Helen M

... Was surprised to hear Les M wax eloquent about her. My memory card sees him differently re most teachers... D. Mc was a complex woman and not everyone found success in her classes. As counsellor, she channelled students into university or vocational programs based on her assessment of their Mmarks. Know a few who never forgave her for that....
I know I caused her much grief with my inability to properly parse complex sentences. Recall leaving the room in tears on day. :))

Having said that, I had a wonderful time with her when I returned to Whse. from my years in the wilderness aka Dawson City (63 - 68). By this time, the poor woman was an outcast (Bugara had left and a new principal was in charge). She sat in the staffroom by herself, newer teachers did not hold her in such esteem as was the case when we were in school. When I subbed there, I and Ben Sheardown would always sit with her at lunch and eventually bring a little smirk to her face. She had a lot of sick days and parents, with their newly found powers were merciless with their complaines. She, in turn, bemoaned the fact that sports took precedence over academics achievement. Few in her department supported her.... (MORE FROM HELEN'S NOTES LATER)

from Les M

... Miss McMurphy - I am not sure I ever knew her first name when I was going to school - certainly commanded our attention. She was an imposing figure who came north by choice - stayed - married - lived and loved the Yukon and left behind a legacy of English education that permeates the life of every student she taught.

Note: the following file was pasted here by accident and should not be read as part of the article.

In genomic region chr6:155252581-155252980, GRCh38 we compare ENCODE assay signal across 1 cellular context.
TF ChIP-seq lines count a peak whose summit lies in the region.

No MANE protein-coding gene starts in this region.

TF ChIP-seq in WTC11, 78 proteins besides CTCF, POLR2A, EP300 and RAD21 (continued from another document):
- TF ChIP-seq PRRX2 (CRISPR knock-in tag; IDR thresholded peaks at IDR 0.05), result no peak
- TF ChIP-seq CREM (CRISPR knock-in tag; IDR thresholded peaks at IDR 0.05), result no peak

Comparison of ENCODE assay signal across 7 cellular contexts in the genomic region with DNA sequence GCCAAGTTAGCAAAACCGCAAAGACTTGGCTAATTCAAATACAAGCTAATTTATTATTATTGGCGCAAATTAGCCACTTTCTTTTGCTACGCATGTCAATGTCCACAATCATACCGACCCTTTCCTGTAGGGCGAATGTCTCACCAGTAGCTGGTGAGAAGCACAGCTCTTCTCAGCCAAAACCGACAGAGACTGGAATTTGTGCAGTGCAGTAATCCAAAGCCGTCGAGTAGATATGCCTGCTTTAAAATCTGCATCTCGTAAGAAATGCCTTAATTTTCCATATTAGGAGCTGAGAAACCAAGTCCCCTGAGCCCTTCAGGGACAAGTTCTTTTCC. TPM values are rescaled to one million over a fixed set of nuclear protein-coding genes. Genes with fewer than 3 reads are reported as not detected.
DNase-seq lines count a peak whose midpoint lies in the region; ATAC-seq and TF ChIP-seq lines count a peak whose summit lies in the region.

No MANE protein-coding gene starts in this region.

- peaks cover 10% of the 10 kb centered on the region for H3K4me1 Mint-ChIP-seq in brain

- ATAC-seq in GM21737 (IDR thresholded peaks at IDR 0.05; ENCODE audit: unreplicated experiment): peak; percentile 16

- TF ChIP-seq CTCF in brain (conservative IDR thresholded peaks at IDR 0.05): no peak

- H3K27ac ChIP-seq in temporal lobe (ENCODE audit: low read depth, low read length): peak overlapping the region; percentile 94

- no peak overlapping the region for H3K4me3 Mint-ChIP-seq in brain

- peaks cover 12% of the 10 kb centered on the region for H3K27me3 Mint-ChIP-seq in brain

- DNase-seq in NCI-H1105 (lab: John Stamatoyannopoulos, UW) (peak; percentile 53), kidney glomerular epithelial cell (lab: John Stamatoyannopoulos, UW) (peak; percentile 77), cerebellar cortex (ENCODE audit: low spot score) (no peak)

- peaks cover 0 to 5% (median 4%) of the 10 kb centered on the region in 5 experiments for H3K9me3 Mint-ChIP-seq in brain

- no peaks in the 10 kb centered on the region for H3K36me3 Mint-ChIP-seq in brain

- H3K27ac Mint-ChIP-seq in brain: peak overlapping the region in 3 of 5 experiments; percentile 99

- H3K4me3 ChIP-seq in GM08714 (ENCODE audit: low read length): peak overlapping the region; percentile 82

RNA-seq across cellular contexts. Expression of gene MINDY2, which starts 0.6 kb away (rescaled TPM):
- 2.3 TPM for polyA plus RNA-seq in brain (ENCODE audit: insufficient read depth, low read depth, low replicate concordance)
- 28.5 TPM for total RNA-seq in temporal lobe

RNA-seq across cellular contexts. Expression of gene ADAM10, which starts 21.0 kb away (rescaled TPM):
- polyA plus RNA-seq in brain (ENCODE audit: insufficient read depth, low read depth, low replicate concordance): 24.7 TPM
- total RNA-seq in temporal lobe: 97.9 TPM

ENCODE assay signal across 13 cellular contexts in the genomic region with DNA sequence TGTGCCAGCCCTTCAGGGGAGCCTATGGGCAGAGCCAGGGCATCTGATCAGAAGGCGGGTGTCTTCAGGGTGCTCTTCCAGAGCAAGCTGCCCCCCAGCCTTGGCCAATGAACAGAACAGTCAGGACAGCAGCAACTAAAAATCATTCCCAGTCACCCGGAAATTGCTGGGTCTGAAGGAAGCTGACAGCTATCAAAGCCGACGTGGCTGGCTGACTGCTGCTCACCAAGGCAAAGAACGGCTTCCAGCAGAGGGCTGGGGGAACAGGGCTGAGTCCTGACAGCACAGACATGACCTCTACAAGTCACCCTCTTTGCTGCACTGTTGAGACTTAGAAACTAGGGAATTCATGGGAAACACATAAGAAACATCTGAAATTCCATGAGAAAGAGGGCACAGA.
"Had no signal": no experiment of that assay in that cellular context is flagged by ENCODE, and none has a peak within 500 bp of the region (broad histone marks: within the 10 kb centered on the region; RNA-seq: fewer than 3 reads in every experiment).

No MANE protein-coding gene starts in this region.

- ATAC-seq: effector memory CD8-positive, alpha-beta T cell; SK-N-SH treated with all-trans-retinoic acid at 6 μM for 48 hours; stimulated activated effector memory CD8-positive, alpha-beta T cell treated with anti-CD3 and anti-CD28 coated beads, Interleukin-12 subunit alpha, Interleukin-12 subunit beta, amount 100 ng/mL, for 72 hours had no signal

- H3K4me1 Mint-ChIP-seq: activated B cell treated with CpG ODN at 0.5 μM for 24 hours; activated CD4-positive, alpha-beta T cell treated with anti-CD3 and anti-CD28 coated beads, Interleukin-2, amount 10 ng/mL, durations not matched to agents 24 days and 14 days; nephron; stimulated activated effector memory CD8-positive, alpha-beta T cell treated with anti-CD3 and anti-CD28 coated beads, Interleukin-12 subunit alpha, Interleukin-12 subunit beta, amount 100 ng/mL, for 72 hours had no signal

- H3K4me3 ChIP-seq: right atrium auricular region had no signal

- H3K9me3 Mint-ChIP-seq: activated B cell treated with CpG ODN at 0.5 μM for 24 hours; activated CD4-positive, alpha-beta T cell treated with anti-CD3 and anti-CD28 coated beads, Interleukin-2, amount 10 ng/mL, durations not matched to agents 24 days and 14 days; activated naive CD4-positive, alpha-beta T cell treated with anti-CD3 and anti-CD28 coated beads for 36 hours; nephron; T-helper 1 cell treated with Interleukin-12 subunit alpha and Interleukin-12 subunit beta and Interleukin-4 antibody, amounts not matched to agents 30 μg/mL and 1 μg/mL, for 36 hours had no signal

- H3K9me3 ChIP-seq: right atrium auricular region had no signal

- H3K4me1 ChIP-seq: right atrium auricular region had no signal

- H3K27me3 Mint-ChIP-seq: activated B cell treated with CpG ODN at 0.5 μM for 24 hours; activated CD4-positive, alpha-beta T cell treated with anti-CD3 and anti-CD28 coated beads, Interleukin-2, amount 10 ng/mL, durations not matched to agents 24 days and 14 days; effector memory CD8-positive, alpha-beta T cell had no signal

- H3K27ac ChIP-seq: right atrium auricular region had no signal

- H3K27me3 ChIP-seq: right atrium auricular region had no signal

She was born in Winnipege in 1910. As a youngster she wanted to be a veterinarian, but in those days, that was not a calling for women. So she graduated with a Bachelor of Arts degree from the University of Manitoba and became a teacher. In 1947, she applied for a job in Fort St. John, but then the call of the newly opened Alaska Highway beckoned. In 1950, she arrived in Whitehorse to teach English and Latin. That year, she was introduced to Yukon culture when, at a party at the home of George and Martha Black, she first met a Yukon legend named John Stenbraten. To his many friends in the mining world, he was Stampede John.

To students, Miss McMurphy would always be - MISS McMurphy. So, imagine our surprise when, in 1961, Miss McMurphy became Mrs. John Stenbraten We all knew her as a quiet, dedicated, cultured English teacher with boundless enthusiasm for the great poets like Keats and Browning and writers like Shakespeare. Now we had to contend with the image of the prim and proper Miss McMurphy racing off in her trusty Volkswagen with Stampede John on another of his wild expeditions in search of the motherlode....

Saturday, October 25, 2008

Making a scroll of memories of Miss McMurphy

In the Middle Ages, they would commemorate a person in this way: a monk carrying a scroll would trek to convent to monastery to church to cathedral. Wherever he stopped, people would add personal comments to the scroll. After he hauled the (by this time very long and heavy) scroll back to his own monastery, it would be put in the library and thereby cherished. I speak as an ex-librarian: it would be cherished!

Miss McMurphy has remained in my brain like a disapproving ghost ever since I left Whitehorse High School and my stories of her are in the nature of war stories. On the other hand, she taught me how to write a sentence and how to recognize the poetry of John Donne. I count myself very lucky that I had her as my English teacher.

This is a 'scroll' in her honour, and I invite comments from any of her former students. To do so, you can either email Helen Munro, or write something in the comments section of the blog. I will pick up these comments and add them to the scroll.

Also, I possess a couple of yearbooks (1959 and 1960), so your photo may appear with your memory.

Remember: "preview" is your friend. Let us not, however, obsess too much about grammar
(I have written and re-written this little essay oh, about 10 times so far...)!